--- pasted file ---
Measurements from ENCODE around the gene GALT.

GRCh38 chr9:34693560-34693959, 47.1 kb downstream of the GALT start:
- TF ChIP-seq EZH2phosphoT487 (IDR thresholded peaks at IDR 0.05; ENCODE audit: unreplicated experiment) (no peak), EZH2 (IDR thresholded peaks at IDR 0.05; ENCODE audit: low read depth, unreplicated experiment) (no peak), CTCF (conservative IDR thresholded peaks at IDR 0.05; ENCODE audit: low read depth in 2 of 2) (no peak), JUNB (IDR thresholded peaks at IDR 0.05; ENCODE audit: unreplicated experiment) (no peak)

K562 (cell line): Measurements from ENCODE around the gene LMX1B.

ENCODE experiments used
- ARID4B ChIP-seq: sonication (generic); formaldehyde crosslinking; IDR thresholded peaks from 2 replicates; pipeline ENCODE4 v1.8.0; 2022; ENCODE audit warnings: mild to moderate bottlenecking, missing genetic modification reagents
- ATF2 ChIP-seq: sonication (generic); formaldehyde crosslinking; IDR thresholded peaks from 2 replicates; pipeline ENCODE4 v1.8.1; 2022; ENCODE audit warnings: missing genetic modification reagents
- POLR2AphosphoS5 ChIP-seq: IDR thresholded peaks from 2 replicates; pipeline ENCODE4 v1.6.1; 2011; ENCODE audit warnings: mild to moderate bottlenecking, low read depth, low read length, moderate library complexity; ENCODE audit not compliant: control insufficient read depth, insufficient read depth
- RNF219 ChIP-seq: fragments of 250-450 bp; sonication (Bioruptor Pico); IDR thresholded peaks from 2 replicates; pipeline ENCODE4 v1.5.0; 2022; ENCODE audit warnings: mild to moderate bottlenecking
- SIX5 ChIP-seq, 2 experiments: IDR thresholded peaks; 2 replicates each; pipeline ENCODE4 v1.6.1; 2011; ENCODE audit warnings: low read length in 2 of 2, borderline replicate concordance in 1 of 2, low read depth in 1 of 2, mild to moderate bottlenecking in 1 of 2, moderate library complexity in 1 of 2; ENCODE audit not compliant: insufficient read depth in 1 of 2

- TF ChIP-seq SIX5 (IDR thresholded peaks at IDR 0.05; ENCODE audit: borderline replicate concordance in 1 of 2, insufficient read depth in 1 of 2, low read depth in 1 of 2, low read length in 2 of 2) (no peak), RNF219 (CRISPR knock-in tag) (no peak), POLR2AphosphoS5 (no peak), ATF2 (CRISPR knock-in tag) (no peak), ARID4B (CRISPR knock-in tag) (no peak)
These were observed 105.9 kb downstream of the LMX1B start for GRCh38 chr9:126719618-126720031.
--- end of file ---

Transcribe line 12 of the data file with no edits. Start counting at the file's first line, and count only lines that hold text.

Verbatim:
These were observed 105.9 kb downstream of the LMX1B start for GRCh38 chr9:126719618-126720031.